Brands will spend $63 billion on search engine marketing in the United States this year, a total that nearly matches the entire combined budget devoted to the various forms of display advertising available on sites across the web.
While this may sound like a lot, it doesn’t take a genius to figure out why marketers are so gung-ho on the Googles and Yahoos of the world. By sending contextually relevant links to users who have intentionally sought out specific information, these search engines allow brands and agencies to sidestep the problems they’ve historically had when trying to get people’s attention online.
But while marketers have universally accepted the effectiveness of search, they frequently fail to consider one of the biggest search portals on the entire Internet: YouTube. Though many think of the video platform as a social network due to its lively comments sections and the interactive fan communities built by star creators like PewDiePie and Bethany Mota, the truth is, it’s more than just that. YouTube processes several billion search queries monthly, making it arguably the world’s second-largest search engine. For brands and agencies, this incredible amount of search traffic makes YouTube’s pre-roll ads a powerful platform for combining the highly engaged search audience with video’s attention-grabbing mix of sight, sound and motion.
The Video-First Generation is Changing the Game
The viability of YouTube as a search engine is only going to get stronger in the years to come, thanks in large part to the Millennial generation and its huge appetite for video content. As you’ve no doubt noticed, the growth of social media has transformed the web from a place where people read written stories to one where they are more likely to engage with and watch video—regardless of whether they’re on their computers, smartphones or tablets.
As a Millennial myself, I’m no different. Rather than looking up text directions, I’ve used YouTube searches to teach myself how to make sushi, how to fix my Xbox, and how to perform a dance move that was popular when I was in college (this last effort was ultimately, uh, unsuccessful). According to an article published by YouTube’s parent company, Google, earlier this year, these “how to” searches are up 70% year-over-year, and an impressive 67% of Millennials say they can find a YouTube video to teach them anything they want to learn.
This is great news for YouTube’s advertisers and important information for digital marketers of all stripes.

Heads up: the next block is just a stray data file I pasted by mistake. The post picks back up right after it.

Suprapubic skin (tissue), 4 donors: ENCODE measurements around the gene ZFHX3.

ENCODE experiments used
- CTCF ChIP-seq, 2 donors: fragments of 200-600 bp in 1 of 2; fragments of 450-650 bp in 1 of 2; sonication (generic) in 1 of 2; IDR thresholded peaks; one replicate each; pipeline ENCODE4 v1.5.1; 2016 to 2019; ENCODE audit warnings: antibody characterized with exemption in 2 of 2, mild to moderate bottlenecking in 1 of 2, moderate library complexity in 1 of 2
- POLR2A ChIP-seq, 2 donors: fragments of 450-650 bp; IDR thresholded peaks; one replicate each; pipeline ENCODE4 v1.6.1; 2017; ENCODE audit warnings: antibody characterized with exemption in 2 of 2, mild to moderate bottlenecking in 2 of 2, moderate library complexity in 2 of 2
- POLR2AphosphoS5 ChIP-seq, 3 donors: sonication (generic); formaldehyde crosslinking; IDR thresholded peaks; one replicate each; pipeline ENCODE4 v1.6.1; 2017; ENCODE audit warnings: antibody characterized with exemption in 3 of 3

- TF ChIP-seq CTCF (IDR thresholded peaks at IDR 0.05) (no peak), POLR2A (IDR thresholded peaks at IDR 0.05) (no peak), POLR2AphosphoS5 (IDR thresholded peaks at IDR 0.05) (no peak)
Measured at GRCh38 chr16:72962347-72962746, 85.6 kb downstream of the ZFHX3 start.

YouTube Presents the Perfect Engagement Opportunity
Though online video has exploded in recent years, many video ad formats remain deeply flawed.
Today, we see video ads frequently running on written stories that people are not particularly engaged with, in places where they don’t expect to see advertising. As a result, these poorly located messages cause people to click out of the site they’re browsing entirely, ensuring that the ads never get seen. This is even a problem on television, where a string of commercials usually causes me to reach for the remote or get up to find a snack.
By contrast, people who search for videos on YouTube are determined to see the content they have actively sought, so they’re likely to be focused on the screen when an ad comes on. What’s more, these tuned-in visitors have also learned to expect a single pre-roll ad, meaning they’re ready and willing to watch a sponsor’s message prior to their video.
Because YouTube viewers are both highly engaged and accepting of marketing messages, the platform is one of the web’s most attractive advertising environments and a place marketers can reliably lift brand recall, consumer perception and purchase consideration. Who doesn’t want that?
High-Quality, Contextually Relevant YouTube Ads are the Way to Go
For brands, the question should no longer be whether they should advertise on YouTube, but rather how they should go about doing so most effectively—and safely.
While marketers can succeed in other media by targeting individual users, it’s best to distribute your YouTube budget based on the content of the videos you’re advertising in front of. Since the platform’s viewers are so focused, they tend to remember which brands have advertised before which content, and you certainly wouldn’t want to associate your company with unsavory subject matter. Brand-safe YouTube advertising can be difficult to achieve, so make sure your advertising partner has ways to ensure that your ad won’t show-up on something objectionable.
As an experiment, I loaded up an instructional video entitled, “HOW TO ROLL PERFECT BLUNTS!” and was treated to a pre-roll ad from eBay. While it’s perhaps true that people are more inclined to make an impulse purchase when they’re under the influence, this particular “how to” video is probably not the sort of content eBay’s digital marketing team wants to be associated with.
Finally, you’ll have to make sure the pre-roll ads you’re running are ones people are, you know, actually going to watch and enjoy. As digital marketing consultant Brian Carter succinctly put it in an article for Convince & Convert, “The biggest obstacle to using pre-roll, just like any other type of content marketing, is you have to have a good video.”
Once you’ve got that, you should have everything you need to show you are locked-in YouTube viewers an advertising message they won’t soon forget.